The Iranian government is many things, but stupid isn’t one of them. To argue, as backers of the Nuclear Weapon Free Iran Act of 2013 are doing, that a new round of enhanced sanctions is needed to make them take the nuclear negotiations seriously is pure bunk.

The ayatollahs in Tehran are very well informed about what is going on here in Washington and what will happen if Iran is responsible for the collapse of the talks. The campaign for new sanctions looks more like it is intended to scuttle the talks – by forcing the Iranians to take a hike – than to advance them.

The American Israel Public Affairs Committee (AIPAC) has skillfully and effectively driven the sanctions train for two decades. Its stated goal has been to force Iran to the table to negotiate away any plans for nuclear weapons.

The AIPAC campaign was a great success.

The Iranians are at the table and have even taken some steps – reversible if the talks fail – to limit their program and open it to international inspectors, so why didn’t AIPAC and its supporters declare victory? It would have been easy for it to boast of its success, pat itself on the back with reams of press releases and declare its intention to keep a close watch on the negotiations to make sure they succeed and be prepared to swing back into action if they fail.

Were they so flummoxed by success that they only knew how to respond by becoming more aggressive? Everyone would unify behind even more punitive sanctions and possibly even military action if the talks failed because Iran wasn’t willing to give up the bomb. AIPAC took up the Iran case at the urging of then-prime minister Yitzhak Rabin, who said the Islamic Republic posed the only real existential threat to Israel and needed to be prevented from joining the nuclear club.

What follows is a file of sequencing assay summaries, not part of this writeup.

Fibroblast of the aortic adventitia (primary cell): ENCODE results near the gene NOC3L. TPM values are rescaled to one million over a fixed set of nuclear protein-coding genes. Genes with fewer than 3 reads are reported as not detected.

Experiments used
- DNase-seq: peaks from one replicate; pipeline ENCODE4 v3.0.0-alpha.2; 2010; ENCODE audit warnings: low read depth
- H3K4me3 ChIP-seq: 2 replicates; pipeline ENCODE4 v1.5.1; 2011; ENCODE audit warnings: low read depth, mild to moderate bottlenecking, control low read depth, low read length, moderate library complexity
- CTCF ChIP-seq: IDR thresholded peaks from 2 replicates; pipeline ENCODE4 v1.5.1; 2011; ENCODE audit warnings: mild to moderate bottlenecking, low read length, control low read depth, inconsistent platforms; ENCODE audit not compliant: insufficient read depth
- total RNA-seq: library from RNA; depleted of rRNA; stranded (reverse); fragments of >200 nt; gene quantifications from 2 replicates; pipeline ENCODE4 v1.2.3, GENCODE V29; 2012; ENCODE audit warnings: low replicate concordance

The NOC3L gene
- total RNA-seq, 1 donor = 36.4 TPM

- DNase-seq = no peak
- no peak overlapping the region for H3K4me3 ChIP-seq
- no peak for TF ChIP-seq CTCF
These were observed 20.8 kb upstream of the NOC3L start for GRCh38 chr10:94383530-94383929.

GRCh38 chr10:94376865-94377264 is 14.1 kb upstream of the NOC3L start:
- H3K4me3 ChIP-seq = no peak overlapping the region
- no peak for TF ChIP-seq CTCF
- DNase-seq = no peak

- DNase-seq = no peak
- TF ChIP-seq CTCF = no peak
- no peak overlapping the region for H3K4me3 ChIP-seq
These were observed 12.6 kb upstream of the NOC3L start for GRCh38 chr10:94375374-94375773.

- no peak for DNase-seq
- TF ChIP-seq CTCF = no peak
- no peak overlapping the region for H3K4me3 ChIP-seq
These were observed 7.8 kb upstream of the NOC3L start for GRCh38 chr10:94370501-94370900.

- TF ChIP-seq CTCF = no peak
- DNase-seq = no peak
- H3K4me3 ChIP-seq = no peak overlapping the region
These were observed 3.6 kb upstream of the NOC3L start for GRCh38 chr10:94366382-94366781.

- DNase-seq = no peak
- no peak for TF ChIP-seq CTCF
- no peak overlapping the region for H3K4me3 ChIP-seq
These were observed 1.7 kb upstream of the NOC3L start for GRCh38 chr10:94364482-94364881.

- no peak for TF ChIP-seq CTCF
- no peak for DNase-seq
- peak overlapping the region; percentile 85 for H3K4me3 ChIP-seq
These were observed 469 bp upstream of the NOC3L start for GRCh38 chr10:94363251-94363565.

That was his stated intent. What he really wanted was to keep the Likud-leaning lobby occupied and its hands off the nascent peace process he was undertaking with the Palestinians.

He had already seen AIPAC try to sabotage earlier peace efforts by his Labor party.

Iran has been AIPAC’s cause for many years, and it has not only enhanced the group’s image of influence and power but filled its coffers with many millions in contributions as well as the campaign war chests of its Congressional supporters. Winning nearly unanimous support for anti-Iran sanctions was easy; there was never any real opposition.

Then along came Hassan Rouhani. The new Iranian president’s winning issue was a promise to reverse the intense economic damage wrought by the American-led sanctions regime, and that meant making a no-nukes deal with the United States.

Additional sanctions at this time would be “dangerous” because they would only strengthen the hands of the hardliners in Tehran who will point to them as evidence that the negotiations are a waste of time, warned Senators Carl Levin (D-Michigan) and Angus King (I-Maine). “Instead of slowing Iran’s nuclear program, such legislation could actually accelerate their quest for atomic weapons,” they argued in a New York Times op-ed.